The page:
TheOUTfront is proud to celebrate Women’s History Month by spotlighting retired Colonel Dr. “Grethe” Cammermeyer born today in 1942.
Even before 1994’s “Don’t Ask Don’t Tell” policy, hundreds of thousands of gay and lesbian Americans served their country, but did so in constant fear of discovery, including Col. Grethe Cammermeyer. During a security screening in 1989, she was faced with lying about being a lesbian or being discharged. Grethe Cammermeyer told her truth.
The National Guard began military discharge proceedings against her and she was discharged in 1992. She was the highest-ranking military officer discharged on the basis of sexual orientation. Cammermeyer filed a lawsuit in civil court against the decision, and in 1994 it was ruled her discharge and the ban on gays and lesbians serving the military was unconstitutional.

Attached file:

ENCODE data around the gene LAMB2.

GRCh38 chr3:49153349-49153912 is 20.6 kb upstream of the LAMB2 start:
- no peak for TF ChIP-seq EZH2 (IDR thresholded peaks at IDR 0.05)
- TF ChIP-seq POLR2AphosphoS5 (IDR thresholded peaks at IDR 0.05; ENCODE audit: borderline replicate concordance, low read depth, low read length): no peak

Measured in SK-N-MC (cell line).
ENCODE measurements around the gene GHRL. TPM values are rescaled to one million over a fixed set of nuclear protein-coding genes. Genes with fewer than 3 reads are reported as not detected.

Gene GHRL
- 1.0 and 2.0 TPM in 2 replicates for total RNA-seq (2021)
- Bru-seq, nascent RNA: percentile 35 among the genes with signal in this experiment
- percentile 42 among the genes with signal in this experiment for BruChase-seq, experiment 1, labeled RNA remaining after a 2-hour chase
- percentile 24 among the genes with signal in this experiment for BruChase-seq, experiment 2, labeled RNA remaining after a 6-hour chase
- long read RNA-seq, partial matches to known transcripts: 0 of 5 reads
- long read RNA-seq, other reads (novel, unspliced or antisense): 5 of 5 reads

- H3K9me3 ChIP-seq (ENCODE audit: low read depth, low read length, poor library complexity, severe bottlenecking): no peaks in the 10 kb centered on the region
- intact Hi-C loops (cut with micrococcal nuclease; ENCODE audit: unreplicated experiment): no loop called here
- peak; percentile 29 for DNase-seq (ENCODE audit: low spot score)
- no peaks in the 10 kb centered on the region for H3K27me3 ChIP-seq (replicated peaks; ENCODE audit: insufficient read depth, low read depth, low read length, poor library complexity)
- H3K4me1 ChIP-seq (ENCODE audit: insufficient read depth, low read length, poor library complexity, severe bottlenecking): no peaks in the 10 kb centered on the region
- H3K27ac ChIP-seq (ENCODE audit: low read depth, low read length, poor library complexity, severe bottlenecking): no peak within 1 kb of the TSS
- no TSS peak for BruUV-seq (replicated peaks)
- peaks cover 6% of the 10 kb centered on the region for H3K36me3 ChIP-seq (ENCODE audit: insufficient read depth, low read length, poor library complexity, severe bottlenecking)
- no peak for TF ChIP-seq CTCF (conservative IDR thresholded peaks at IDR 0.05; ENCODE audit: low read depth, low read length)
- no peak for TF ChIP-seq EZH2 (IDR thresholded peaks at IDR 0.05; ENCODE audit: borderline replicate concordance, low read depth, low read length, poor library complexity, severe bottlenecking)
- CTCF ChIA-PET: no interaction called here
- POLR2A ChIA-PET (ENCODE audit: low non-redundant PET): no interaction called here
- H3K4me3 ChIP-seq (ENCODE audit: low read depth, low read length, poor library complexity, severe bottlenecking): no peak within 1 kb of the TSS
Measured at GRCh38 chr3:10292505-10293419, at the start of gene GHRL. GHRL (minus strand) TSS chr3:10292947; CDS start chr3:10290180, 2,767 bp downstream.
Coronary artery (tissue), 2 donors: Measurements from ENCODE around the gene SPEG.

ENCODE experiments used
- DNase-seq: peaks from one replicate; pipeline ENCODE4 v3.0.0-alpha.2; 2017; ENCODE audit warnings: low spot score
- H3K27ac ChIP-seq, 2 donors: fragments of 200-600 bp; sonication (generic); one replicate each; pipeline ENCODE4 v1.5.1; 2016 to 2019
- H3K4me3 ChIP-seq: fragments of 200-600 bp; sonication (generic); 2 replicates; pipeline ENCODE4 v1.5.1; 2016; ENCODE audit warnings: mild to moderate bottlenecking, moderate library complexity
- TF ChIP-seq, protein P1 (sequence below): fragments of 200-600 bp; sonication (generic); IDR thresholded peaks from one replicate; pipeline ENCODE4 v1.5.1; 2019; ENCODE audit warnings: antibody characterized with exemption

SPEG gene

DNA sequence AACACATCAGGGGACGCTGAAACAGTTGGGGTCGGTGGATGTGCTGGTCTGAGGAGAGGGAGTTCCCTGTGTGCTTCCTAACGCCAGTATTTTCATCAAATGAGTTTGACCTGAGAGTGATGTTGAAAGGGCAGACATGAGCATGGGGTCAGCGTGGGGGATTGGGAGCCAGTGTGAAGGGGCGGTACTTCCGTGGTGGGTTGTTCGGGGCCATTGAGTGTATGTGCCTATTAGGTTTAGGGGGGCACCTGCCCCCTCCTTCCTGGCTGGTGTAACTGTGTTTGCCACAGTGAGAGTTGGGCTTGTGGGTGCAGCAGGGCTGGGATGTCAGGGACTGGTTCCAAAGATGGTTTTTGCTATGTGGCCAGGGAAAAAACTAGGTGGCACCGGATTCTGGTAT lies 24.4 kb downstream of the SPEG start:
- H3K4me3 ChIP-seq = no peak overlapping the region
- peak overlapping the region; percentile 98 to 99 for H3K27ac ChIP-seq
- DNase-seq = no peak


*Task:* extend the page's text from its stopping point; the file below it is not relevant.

Grethe Cammermeyer returned to the National Guard as one of the few openly gay and lesbians under the DADT policy until she retired in 1997 after 31 years of service to her country.
“I wear my uniform at every inappropriate moment to remind people of gays and lesbians who have to serve in silence in the military.” –Grethe Cammermeyer
Her autobiography “Serving in Silence” was published in 1994 and made into an award winning television movie the following year.